Naturally, this means vegetarians and vegans may be at risk of developing a zinc deficiency. Other risk factors include inflammatory bowel disease, jejunal bypass surgery, and cystic fibrosis.
Zinc supplements have been shown to work in reversing or improving hair loss if you have low zinc levels. But if you don’t have a zinc deficiency, the jury is still out on whether supplements will do anything to improve your hair growth.
As with many of the nutritional supplements we’ve discussed, taking zinc supplements can cause toxicity if you don’t have a zinc deficiency. Overdosing on zinc can cause pain, vomiting and diarrhoea.
Iron deficiency, or anaemia, is the most common nutritional deficiency in the world and has known links to hair loss — though many researchers will not go so far as to say that the deficiency triggers hair loss.
People at risk of developing an iron deficiency include vegans and vegetarians, premenopausal women, and patients with malabsorption disorders (such as celiac disease) or gastrointestinal blood loss.
As with many research topics on nutritional deficiencies, the findings are by no means conclusive. But many studies recommend iron supplementation for people with hair loss and anaemia.
This mineral helps regulate blood pressure, blood sugar, nerve transmission, and heart rate.
It also has a role in alleviating inflammation and promoting cell division and growth — essential to the development of healthy follicles. This gives researchers reason to believe that magnesium may contribute to hair fall.
Magnesium can be found in dark leafy greens, nuts, whole grains, and legumes but deficiency is common — in the US, almost half of all Americans don’t get enough of it.
Once again, we don’t have enough research on selenium deficiency and hair loss in humans. But hair loss can be a symptom of selenium toxicity — which occurs when you have too much selenium in your body. Because of this, selenium is not recommended as a hair growth supplement.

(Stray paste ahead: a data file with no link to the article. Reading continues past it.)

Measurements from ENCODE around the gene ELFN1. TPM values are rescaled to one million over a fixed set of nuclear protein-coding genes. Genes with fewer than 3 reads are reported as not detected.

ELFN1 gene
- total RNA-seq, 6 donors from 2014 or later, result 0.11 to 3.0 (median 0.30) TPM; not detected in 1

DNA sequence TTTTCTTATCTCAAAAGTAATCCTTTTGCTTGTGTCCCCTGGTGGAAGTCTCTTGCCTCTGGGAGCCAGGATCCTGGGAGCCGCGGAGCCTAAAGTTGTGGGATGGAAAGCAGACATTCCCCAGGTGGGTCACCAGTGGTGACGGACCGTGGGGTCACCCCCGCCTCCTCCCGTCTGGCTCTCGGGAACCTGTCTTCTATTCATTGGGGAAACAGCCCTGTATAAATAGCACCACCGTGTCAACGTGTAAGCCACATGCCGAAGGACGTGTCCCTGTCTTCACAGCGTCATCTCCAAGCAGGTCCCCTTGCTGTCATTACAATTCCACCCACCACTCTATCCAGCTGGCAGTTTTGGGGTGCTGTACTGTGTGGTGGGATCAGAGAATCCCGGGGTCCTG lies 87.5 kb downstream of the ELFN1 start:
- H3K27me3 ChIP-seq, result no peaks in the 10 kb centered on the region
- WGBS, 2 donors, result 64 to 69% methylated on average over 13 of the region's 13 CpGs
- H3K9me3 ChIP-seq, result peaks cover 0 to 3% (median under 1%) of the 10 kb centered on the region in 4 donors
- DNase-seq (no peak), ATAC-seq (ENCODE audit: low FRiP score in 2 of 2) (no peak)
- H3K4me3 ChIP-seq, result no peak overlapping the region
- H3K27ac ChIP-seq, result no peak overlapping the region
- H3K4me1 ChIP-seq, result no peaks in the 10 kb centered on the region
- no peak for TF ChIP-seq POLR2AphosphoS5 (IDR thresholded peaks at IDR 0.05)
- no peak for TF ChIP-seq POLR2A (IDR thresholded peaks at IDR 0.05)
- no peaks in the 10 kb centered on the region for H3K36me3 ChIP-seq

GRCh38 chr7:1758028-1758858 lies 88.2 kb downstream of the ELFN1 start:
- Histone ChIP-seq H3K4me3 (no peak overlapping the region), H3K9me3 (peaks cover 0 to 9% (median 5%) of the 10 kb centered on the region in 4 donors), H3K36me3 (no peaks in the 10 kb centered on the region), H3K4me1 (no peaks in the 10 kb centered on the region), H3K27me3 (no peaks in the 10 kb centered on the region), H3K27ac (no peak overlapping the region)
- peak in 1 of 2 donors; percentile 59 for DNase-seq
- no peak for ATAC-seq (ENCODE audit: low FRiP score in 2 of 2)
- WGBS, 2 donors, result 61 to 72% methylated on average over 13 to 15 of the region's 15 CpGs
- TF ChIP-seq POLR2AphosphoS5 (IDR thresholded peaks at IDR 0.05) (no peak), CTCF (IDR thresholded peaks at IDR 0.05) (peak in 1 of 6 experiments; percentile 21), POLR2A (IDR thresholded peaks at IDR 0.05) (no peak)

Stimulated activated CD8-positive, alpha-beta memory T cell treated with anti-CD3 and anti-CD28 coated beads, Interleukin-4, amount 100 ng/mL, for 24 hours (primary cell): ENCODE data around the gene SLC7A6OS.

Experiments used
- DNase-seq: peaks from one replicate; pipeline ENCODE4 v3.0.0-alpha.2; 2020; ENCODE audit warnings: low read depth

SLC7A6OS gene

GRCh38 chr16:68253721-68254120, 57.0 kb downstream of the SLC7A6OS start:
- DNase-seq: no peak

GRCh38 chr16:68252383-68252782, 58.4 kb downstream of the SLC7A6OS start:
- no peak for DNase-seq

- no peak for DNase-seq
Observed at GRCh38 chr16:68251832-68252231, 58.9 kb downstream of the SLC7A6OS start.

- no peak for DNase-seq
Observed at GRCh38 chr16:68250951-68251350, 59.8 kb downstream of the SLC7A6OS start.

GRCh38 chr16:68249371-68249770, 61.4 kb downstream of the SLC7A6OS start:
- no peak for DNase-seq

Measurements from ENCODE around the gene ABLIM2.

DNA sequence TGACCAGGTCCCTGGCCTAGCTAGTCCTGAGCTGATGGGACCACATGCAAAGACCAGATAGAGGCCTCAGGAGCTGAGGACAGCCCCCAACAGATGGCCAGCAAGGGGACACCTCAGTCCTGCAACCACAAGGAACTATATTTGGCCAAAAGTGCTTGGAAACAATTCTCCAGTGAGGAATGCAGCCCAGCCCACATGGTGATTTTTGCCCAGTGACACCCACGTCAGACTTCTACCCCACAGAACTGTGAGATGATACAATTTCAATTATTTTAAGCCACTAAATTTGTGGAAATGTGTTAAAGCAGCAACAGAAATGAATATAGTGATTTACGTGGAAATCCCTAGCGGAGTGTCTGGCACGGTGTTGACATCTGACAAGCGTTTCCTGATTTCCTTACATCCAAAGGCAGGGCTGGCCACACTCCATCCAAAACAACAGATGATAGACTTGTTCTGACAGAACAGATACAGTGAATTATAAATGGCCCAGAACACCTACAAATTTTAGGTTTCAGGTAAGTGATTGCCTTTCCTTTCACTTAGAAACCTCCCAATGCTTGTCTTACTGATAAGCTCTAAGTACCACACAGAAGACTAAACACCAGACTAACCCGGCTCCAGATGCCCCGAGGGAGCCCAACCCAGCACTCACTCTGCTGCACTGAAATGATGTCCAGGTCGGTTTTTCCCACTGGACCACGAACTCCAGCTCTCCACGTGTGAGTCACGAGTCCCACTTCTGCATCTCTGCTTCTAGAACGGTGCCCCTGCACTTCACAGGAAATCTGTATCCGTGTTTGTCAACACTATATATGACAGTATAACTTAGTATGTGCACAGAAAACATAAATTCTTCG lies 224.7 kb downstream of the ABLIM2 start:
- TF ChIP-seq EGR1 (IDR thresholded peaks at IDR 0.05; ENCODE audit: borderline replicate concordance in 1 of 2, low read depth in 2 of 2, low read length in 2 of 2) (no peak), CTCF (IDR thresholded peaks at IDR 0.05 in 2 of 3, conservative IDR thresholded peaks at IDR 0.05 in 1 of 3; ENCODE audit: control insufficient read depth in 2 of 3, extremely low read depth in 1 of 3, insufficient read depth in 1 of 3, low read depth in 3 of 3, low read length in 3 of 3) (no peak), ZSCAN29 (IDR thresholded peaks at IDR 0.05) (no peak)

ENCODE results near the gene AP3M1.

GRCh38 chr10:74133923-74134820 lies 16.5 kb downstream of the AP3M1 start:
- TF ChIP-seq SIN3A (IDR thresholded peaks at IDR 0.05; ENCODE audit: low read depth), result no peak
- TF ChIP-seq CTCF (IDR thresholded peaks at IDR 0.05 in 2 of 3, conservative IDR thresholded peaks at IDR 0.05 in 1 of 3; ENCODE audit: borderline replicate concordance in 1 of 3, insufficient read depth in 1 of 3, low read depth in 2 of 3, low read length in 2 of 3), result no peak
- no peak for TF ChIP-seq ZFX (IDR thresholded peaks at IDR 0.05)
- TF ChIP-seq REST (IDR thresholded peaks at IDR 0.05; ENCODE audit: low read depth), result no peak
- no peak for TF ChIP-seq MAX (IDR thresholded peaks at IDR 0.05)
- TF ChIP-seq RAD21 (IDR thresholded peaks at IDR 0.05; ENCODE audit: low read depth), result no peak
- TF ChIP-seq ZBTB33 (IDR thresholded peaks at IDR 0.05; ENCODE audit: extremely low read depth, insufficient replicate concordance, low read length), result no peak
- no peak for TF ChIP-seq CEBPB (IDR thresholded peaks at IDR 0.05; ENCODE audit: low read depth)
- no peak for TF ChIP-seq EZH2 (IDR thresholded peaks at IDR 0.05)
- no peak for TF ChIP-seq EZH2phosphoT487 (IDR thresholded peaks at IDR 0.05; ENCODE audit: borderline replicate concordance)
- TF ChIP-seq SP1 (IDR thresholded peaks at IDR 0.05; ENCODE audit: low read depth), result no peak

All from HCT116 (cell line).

Treating Hair Loss & Vitamin Deficiency
Since hair loss may be a symptom of a nutritional deficiency, treating the deficiency may be a case of killing two birds with one stone.
Whether or not a nutritional deficiency leads to hair loss, it’s still a good idea to address it.
Eating a healthy and balanced diet is one of the best ways to provide your body with all the nutrients it needs.
Nutrient-dense, protein-rich foods may help promote healthy hair growth. Try to keep plenty of healthy fats, fruits and vegetables, and proteins like fish, lean meat, and legumes in your daily diet.
Hair growth supplements feel like an easy out but it’s not as simple as visiting the health aisle of your nearest grocery store.
Some supplements (such as vitamin D) appear to have some success in treating hair loss. For other nutrients — including zinc, riboflavin, vitamin E, folic acid, or B12 — there isn’t enough data to support using supplements for hair loss.
Yet other nutrients can actually carry harmful consequences if taken as a supplement without a deficiency. In the case of vitamin A, vitamin E, and selenium, over-consuming these nutrients may lead to hair loss.
Before self-prescribing any supplements, it’s best to consult a doctor to talk about your treatment options. This is particularly important if you don’t have a documented deficiency.
Hair Loss Treatment
While many hair loss treatments help address the hair loss itself, they also ignore the root cause of the problem.
The Hairy Pill® does things differently.
Each pill contains the active ingredients you’d expect to find in hair growth medications.
But it also includes a personalised mix of amino acids, essential elements, and vitamins made for you according to your body’s needs to help supercharge hair regrowth.
Get Your Hair Growth Treatment Made for You
It’s clear that a lot more research is needed when it comes to the links between hair loss and nutritional deficiency.
Vitamin D and iron supplements may be a good place to start but it’s always best to consult a hair loss doctor before you self-prescribe.
Or you can get The Hairy Pill®. The process is easy.
Just fill out a form and our partner doctors will prescribe a personalised hair growth treatment for you based on your needs.
You don’t have to do anything. The treatment will be delivered to your door and repeats are taken care of. Get started.